February 13, 2024
Withstanding change: twinning takes off
Working internationally to adapt to climate change
As we all know, the impacts of climate change are not constrained by national borders. That’s why it’s important that heritage organisations work together, to help each other identify potential impacts on our sites and inform how we can adapt.
It’s important for future generations that we make our historic and beautiful places more resilient to the effects of climate change.
For the next phase of the ‘Withstanding Change’ project, National Trust places have been twinned with the international project partners, to exchange best practice in climate adaptation.
The five twinned projects are:
Zanzibar Stone Town Heritage Society and Llŷn Peninsula/Penrhyn Castle, Wales
The three coastal sites involved in this partnership are experiencing several impacts on buildings and landscapes associated with sea level rise and increased storm activity: flooding, water ingress, salt corrosion and increased relative humidity are all issues.
The teams at Penrhyn Castle and the Llŷn Peninsula are learning together with Zanzibar Stone Town Heritage Society about how to make appropriate adaptations while also respecting the unique architectural and historical significance of the buildings in their care – as well as about how to pass heritage building skills on to the next generation.
Egyptian Heritage Rescue Foundation, Cairo and Blickling Estate, England
The Egyptian Heritage Rescue Foundation are working to restore and adapt Bayt al-Razzaz, a late fifteenth-century private palace in the heart of historic. The site is particularly affected by intense rainfall and flash floods, which recently resulted in the collapse of a neighbouring building. Blickling have also been seeing the impact of increased rainfall on their site.
Cross-Cultural Foundation of Uganda and Stourhead, England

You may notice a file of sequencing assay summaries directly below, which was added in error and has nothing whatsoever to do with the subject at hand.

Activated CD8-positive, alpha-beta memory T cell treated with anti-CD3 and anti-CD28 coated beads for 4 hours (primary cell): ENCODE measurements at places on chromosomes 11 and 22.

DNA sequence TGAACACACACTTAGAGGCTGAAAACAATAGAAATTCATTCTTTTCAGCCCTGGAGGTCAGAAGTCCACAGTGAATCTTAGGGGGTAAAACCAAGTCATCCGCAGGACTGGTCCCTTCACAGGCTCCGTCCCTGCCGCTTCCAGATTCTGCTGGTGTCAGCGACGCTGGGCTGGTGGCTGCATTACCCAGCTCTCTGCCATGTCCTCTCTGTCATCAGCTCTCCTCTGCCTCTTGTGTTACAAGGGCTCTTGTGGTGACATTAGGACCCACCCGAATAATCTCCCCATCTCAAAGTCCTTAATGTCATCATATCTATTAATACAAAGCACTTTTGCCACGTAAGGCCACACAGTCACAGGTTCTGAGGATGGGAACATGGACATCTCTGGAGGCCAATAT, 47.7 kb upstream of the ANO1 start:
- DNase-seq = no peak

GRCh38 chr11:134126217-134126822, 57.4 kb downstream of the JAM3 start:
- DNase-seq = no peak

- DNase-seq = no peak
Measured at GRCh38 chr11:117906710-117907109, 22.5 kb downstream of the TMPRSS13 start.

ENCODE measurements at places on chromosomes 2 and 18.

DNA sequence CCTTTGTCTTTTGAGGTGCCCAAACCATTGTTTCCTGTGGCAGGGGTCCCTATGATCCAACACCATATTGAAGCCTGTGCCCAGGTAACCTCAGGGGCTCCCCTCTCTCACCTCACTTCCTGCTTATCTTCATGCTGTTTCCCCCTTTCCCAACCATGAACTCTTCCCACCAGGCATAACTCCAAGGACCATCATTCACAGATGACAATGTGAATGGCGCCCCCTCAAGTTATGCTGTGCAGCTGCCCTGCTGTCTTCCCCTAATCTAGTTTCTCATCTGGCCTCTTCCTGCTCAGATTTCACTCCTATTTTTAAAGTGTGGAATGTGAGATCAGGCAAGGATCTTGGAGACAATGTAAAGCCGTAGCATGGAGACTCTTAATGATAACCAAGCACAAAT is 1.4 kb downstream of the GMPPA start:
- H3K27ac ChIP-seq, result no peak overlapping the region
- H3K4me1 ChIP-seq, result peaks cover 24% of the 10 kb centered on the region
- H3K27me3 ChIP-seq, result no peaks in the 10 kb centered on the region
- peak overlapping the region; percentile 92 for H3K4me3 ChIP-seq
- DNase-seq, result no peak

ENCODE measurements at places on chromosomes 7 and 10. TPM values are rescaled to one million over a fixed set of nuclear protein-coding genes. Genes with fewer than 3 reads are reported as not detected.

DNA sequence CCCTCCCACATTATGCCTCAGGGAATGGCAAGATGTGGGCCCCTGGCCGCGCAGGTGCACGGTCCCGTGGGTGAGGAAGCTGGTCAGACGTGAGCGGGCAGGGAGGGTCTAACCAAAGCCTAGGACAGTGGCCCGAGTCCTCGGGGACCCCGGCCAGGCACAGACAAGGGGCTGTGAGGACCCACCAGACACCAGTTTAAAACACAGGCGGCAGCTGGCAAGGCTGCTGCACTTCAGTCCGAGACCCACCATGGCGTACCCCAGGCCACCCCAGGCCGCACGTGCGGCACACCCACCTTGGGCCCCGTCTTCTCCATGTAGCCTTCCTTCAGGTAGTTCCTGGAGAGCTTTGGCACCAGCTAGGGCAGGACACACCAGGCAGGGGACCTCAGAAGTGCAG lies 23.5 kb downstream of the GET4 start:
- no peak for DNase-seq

The Cross-Cultural Foundation of Uganda are working on the Semei Kakungulu Lwakirenzi heritage site, located near Mbale. The site includes the private residence of Semei Kakungulu, a statesman who played a key role in Uganda’s complex colonial history. The partnership with Stourhead will focus on managing soil erosion and flash flooding, as well as restoring the natural landscape.
Heritage Watch Ethiopia and Mottisfont and Hinton Ampner, England
Our partners at Heritage Watch Ethiopia (HWE) are restoring an historic rose garden, that was once part of the residence of crown prince Asfa Wossen. Mottisfont is home to the treasured National Collection of pre-1900 roses. Supported by experts from nearby Hinton Ampner, the Mottisfont team will engage in discussions with HWE about how to restore historic planting schemes while also planning for future climate impacts.
Petra National Trust, Jordan and Mount Stewart, Northern Ireland
The team at Petra National Trust (PNT) are working to restore Bayt al-Jaghbeer in As Salt (a recent addition to UNESCO’s World Heritage list), with the aim of using the space for climate engagement activities. An established expert in heritage education, PNT will be working closely with the team at Mount Stewart to develop climate workshops for young people. This partnership will include online exchanges between youth groups at both sites.
All of these twinning partnerships will result not just in mutual learning but in engagement activities on both sides. Follow @intoheritage on social media to stay updated about what we’re doing.
Our project partners